Because the callback procedure executes from within a background thread supplied by the Microsoft .NET common language runtime, it is very important that you take a rigorous approach to handling cross-thread interactions from within your applications. For example, you must not interact with a form's contents from within your callback procedure--should you have to update the form, you must switch back to the form's thread in order to do your work. The example in this topic demonstrates this behavior.
All errors that occur during the execution of the operation are thrown as exceptions in the callback procedure. You must handle the exception in the callback procedure, not in the main application. See the example in this topic for additional information on handling exceptions in the callback procedure.
If you use ExecuteReader or BeginExecuteReader to access XML data, SQL Server will return any XML results greater than 2,033 characters in length in multiple rows of 2,033 characters each. To avoid this behavior, use ExecuteXmlReader or BeginExecuteXmlReader to read FOR XML queries. For more information, see article Q310378, "PRB: XML Data Is Truncated When You Use SqlDataReader," in the Microsoft Knowledge Base at http://support.microsoft.com.
The HostProtectionAttribute attribute applied to this type or member has the following Resources property value: ExternalThreading. The HostProtectionAttribute does not affect desktop applications (which are typically started by double-clicking an icon, typing a command, or entering a URL in a browser). For more information, see the HostProtectionAttribute class or SQL Server Programming and Host Protection Attributes.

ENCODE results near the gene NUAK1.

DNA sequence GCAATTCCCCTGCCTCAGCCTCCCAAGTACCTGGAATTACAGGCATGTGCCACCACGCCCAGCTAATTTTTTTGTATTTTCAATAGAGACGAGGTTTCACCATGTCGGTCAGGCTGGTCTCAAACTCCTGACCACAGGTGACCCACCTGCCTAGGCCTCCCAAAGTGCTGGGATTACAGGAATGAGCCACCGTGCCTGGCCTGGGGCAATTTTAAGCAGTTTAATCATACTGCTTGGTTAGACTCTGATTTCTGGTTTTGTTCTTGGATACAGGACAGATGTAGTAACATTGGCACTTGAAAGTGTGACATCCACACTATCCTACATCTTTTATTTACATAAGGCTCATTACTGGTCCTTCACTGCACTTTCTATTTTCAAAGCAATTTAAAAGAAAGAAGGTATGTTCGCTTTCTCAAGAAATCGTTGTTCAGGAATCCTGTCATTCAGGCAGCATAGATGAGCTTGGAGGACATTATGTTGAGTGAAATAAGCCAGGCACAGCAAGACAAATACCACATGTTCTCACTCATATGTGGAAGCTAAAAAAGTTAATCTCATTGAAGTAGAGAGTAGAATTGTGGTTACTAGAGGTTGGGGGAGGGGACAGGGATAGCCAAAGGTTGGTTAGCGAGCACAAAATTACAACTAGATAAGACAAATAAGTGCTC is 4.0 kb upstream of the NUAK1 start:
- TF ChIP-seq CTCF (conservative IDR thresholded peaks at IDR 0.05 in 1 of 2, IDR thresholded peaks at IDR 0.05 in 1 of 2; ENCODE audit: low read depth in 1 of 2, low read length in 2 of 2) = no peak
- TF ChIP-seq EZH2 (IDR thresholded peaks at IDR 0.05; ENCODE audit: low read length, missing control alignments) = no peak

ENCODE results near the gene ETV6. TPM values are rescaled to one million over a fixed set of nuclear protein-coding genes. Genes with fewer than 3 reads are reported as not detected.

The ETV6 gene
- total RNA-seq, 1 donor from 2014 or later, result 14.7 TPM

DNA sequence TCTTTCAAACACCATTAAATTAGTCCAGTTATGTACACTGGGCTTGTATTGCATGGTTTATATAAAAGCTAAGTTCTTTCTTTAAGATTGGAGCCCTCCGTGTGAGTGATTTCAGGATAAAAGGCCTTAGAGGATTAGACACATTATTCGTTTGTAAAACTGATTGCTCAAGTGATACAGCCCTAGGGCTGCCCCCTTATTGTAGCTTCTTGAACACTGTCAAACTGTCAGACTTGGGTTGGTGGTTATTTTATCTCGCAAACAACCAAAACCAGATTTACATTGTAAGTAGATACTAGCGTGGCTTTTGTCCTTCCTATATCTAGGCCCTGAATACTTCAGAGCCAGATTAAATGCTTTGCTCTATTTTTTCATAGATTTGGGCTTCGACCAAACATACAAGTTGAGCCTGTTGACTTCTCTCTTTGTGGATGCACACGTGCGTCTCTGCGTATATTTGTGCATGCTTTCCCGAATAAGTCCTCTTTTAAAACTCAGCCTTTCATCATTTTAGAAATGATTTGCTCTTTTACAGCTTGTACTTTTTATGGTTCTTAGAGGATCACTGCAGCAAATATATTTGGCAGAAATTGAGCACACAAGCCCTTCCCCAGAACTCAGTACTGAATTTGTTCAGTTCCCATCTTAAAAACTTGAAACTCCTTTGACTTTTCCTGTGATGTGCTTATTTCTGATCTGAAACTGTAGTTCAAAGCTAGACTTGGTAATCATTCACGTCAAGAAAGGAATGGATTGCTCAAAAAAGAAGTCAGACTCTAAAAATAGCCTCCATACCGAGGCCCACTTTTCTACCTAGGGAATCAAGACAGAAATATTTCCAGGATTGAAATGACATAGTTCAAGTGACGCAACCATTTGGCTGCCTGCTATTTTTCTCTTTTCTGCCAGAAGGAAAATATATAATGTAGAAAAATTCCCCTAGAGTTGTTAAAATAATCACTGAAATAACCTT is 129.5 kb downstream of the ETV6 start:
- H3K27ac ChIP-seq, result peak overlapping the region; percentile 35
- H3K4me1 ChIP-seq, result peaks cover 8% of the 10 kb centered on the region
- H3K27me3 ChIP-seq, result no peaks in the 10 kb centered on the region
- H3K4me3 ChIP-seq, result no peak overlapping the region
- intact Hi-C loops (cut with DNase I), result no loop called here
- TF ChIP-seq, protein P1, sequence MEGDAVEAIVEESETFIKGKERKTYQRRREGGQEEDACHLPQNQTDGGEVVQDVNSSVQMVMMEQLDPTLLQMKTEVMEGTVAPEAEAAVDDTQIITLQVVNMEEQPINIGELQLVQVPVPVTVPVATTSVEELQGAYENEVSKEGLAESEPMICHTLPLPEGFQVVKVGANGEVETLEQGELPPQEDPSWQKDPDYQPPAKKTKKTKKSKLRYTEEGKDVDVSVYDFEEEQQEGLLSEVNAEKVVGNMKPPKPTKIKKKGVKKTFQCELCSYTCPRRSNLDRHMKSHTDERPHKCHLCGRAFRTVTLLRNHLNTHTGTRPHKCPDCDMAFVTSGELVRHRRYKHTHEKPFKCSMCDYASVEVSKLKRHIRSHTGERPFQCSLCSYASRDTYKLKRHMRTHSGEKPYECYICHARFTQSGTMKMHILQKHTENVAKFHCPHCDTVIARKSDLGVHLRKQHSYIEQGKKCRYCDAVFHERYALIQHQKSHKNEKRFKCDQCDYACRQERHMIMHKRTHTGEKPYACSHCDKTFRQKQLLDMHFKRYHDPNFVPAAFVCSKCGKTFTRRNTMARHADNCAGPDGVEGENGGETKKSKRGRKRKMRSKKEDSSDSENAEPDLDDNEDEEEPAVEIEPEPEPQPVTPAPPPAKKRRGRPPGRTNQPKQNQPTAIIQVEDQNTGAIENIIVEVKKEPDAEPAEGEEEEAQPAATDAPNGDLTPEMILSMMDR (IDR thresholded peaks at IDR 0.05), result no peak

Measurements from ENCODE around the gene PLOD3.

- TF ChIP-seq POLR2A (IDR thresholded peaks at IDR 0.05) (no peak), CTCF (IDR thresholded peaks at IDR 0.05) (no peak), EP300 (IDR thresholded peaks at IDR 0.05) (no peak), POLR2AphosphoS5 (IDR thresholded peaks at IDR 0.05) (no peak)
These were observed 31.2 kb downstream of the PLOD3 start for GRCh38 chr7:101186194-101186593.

The following Windows application demonstrates the use of the BeginExecuteReader method, executing a Transact-SQL statement that includes a delay of a few seconds (emulating a long-running command). Because the sample executes the command asynchronously, the form remains responsive while awaiting the results. This example passes the executing SqlCommand object as the stateObject parameter; doing so makes it simple to retrieve the SqlCommand object from within the callback procedure, so that the code can call the EndExecuteReader method corresponding to the initial call to BeginExecuteReader.
This example demonstrates many important techniques. This includes calling a method that interacts with the form from a separate thread. In addition, this example demonstrates how you must block users from executing a command multiple times concurrently, and how you must make sure that the form does not close before the callback procedure is called.
To set up this example, create a new Windows application. Put a Button control, a DataGridView control, and a Label control on the form (accepting the default name for each control). Add the following code to the form's class, modifying the connection string as needed for your environment.
This example passes the CommandBehavior.CloseConnection value in the behavior parameter, causing the returned SqlDataReader to automatically close its connection when it is closed.